Hookah (narghile, shisha, “water-pipe”) smoking is now seen by public health officials as a global tobacco epidemic. Cigarette Environmental Tobacco Smoke (ETS) is classically understood as a combination of Side-Stream Smoke (SSS) and Exhaled Main-Stream Smoke (EMSS), both diluted and aged. Some of the corresponding cigarette studies have served as the scientific basis for stringent legislation on indoor smoking across the world. Interestingly, one of the distinctive traits of the hookah device is that it generates almost no SSS. Indeed, its ETS is made up almost exclusively by the smoke exhaled by the smoker (EMSS), i.e. which has been filtered by the hookah at the level of the bowl, inside the water, along the hose and then by the smoker’s respiratory tract itself. The present paper reviews the sparse and scattered scientific evidence available about hookah EMSS and the corresponding inferences that can be drawn from the composition of cigarette EMSS. The reviewed literature shows that most of hookah ETS is made up of EMSS and that the latter qualitatively differs from MSS. Keeping in mind that the first victim of passive smoking is the active smoker her/himself, the toxicity of hookah ETS for non-smokers should not be overestimated and hyped in an unscientific way.Good, good, so that is a defence of Shish bars, now can we look at all bars please.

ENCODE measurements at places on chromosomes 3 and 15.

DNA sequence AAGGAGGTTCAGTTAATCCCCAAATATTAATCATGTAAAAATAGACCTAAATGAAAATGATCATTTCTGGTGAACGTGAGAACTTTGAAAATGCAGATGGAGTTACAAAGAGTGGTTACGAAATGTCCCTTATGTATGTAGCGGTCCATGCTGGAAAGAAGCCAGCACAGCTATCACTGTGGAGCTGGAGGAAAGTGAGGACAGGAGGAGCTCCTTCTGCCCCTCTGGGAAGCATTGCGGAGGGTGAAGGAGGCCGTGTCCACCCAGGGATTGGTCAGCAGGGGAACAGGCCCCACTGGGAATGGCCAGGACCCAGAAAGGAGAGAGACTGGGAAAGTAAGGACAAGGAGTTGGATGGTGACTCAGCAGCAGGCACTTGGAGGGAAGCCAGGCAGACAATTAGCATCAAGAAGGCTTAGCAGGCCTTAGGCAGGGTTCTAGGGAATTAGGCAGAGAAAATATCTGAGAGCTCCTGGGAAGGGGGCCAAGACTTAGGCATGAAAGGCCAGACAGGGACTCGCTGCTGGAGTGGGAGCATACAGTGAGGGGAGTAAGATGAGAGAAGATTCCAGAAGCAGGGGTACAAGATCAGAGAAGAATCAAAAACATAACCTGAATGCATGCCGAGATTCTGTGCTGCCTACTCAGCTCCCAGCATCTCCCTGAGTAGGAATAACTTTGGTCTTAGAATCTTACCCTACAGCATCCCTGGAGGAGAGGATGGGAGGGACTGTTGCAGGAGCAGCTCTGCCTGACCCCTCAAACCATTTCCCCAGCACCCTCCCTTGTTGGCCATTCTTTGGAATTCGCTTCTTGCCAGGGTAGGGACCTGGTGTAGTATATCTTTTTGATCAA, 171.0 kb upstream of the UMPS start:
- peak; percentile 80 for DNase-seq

Interestingly the study also points out the falacious use of health statistics by the Scottish Government who had claimed that within a year of bringing in the smoking ban heart attacks had dropped significantly. Really?
However, it was also criticised. In particular, one researcher noted that “the drop in heart attacks is based on very few cases” and that “the reported difference could easily be due to chance or to some uncontrolled factor”. In 2008, and in a similar situation to that analysed in the Helena study, the Scottish government declared that the smoking ban enforced one year before in that country had also led to a dramatic fall in hospital admissions for acute coronary syndrome. However, "the latest figures suggest a rise of 7.8 per cent in the second year of the ban, cancelling out the earlier drop […] This seems to be backed up by hospital data from England and Wales, which have failed to show a significant reduction in incidence of acute coronary syndrome since these two countries followed Scotland and went 'smoke free' in 2007 .